July 17 — 10:30 am, 2018

Commentary: Philadelphia still needs an elected school board

Bessam Idani

Mayor Kenney with new school board Mayor Kenney introduces the new members of the Philadelphia Board of Education. Visible behind him are (from left) appointees Wayne Walker, Mallory Fix Lopez, Angela McIver, and Julia Danzy and City Council President Darrell Clarke.

I studied music in school. That was an aspect of growing up in the ’90s that I came to take for granted as an adult, even while I was analyzing and discussing the deep budget cuts that were being inflicted on the students of the Philadelphia School District. I didn’t connect the tangible effects of such cuts on these students – that they would not have the opportunities that my education, although not great by any means, was nevertheless able to provide.

In Philadelphia today, music classes and other arts programs are not available in many schools, in some cases supplanted by afterschool and extracurricular programs from nonprofit organizations.

And tragically, in light of the dire conditions in Philadelphia schools, educational opportunities, which should be the sole purpose of a school system, are in fact the least of their worries. The buildings are filled with toxic materials such as lead and mold that threaten to poison students and faculty. The schools are infested with mice and insects. And as recently as last year, some students still did not have potable drinking water.

The existence of these Third World conditions in the middle of the richest country on Earth ought to be someone’s responsibility to address. Traditionally, it is the school system’s leadership.

Last week, a new school board took office in Philadelphia. Mayor Kenney made the announcement on April 4, after a public outcry led by the local grassroots campaign Our City Our Schools against the 15-year reign of the School Reform Commission.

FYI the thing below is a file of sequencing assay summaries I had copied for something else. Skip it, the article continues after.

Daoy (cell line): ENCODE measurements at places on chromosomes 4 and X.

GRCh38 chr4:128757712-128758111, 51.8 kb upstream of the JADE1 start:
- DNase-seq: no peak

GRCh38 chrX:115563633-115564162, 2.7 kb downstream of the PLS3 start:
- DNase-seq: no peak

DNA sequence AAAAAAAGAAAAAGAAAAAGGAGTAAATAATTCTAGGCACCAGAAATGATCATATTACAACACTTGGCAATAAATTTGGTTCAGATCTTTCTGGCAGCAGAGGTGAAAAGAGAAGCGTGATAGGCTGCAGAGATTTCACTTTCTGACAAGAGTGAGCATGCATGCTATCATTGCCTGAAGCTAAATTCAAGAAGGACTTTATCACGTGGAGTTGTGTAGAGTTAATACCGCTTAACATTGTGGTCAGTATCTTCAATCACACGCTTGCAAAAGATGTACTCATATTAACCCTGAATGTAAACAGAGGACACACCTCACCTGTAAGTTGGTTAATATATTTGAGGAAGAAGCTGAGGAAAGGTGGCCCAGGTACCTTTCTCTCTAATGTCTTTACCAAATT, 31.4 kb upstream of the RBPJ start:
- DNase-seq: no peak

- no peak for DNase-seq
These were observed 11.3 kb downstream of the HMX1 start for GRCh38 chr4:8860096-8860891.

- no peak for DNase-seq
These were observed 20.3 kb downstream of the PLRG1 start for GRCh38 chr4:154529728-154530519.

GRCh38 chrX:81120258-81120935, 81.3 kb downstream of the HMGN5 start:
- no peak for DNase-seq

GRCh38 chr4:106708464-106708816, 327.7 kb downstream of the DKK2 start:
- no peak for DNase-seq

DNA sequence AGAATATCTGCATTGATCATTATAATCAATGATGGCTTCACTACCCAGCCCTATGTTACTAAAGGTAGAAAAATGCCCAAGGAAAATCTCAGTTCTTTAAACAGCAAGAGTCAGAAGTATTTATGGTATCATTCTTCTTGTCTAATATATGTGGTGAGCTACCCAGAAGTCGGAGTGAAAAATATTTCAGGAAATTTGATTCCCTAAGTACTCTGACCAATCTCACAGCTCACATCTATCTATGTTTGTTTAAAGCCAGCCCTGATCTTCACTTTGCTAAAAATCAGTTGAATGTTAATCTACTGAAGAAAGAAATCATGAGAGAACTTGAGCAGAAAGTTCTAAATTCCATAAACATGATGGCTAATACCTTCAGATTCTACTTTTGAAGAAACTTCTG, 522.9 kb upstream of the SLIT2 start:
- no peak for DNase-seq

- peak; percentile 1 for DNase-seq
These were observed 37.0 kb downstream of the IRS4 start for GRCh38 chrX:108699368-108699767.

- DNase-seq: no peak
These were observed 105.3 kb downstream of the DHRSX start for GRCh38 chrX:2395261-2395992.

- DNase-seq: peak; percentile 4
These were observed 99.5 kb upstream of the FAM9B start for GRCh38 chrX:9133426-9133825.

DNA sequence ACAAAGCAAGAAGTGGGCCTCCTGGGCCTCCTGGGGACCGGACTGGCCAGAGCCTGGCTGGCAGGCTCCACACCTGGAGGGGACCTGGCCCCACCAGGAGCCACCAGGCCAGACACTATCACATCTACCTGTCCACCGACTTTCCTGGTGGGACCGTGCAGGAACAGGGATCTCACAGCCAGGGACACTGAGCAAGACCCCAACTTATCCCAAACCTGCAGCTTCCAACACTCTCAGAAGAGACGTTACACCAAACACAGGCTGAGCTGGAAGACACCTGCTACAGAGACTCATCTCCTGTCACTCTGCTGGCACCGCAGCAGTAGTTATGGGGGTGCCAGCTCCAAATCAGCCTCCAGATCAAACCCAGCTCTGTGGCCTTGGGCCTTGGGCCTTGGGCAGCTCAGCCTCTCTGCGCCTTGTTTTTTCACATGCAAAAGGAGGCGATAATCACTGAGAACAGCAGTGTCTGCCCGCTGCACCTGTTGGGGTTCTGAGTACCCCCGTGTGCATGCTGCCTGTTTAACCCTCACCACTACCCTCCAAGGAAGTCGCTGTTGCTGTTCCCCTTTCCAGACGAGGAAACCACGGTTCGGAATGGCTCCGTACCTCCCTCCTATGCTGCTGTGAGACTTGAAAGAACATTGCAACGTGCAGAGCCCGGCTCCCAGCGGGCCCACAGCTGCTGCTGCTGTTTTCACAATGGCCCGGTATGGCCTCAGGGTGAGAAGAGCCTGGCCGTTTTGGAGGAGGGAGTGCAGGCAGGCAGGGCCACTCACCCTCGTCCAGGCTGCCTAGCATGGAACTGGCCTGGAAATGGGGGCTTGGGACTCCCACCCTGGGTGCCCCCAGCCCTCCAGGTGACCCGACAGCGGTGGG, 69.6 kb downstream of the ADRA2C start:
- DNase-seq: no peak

This resistance was earned. During its tenure, the SRC implemented catastrophic austerity measures such as the notorious “doomsday budget” of 2013, which not only cut arts, music, and athletics, but unthinkably, even such fundamentals as books and paper. That same year, it shut down 23 schools at once, disproportionately affecting areas where black and brown people live. The commission also canceled its contract with the Philadelphia Federation of Teachers in 2014 and took five years to reach an agreement with its largest union.

This pillage of our school system has led to further problems that underscore the institutionalized oppression at play in public education.

Zoë Buckwalter, a teacher at E.W. Rhodes Middle School, says the alarming absence of resources also extends to badly needed support services for the students.

“The state of the schools is incredibly insulting to students, families, and teachers,” Buckwalter laments. “Kids are dealing with immense amounts of trauma and pain from poverty, racism, family members incarcerated, etc., and are regularly acting out, yet teachers have no support, training, or resources to deal with this. Rather than providing teachers and schools with remedies … like comprehensive mental health services, school nurses, staff trainings on de-escalation, smaller class sizes, parent involvement in decision-making, and restorative practices, [we get] more police officers … metal detectors, etc.”

Such is the legacy of the School Reform Commission. So it was cause for celebration when, after so many years of struggle against its disastrous policies and practices, the people of Philadelphia finally succeeded in forcing the dissolution of the SRC last year.

Our City Our Schools had been campaigning that instead of this oversight commission, which was perceived by many as openly hostile to students, teachers, and the community at large, Philadelphians deserved a say in who ran their schools. They deserved to elect school board members to office.

The activists raged for this right. They were ignored. They submitted their own nominations for appointees – ordinary citizens, parents of Philadelphia students. None was selected.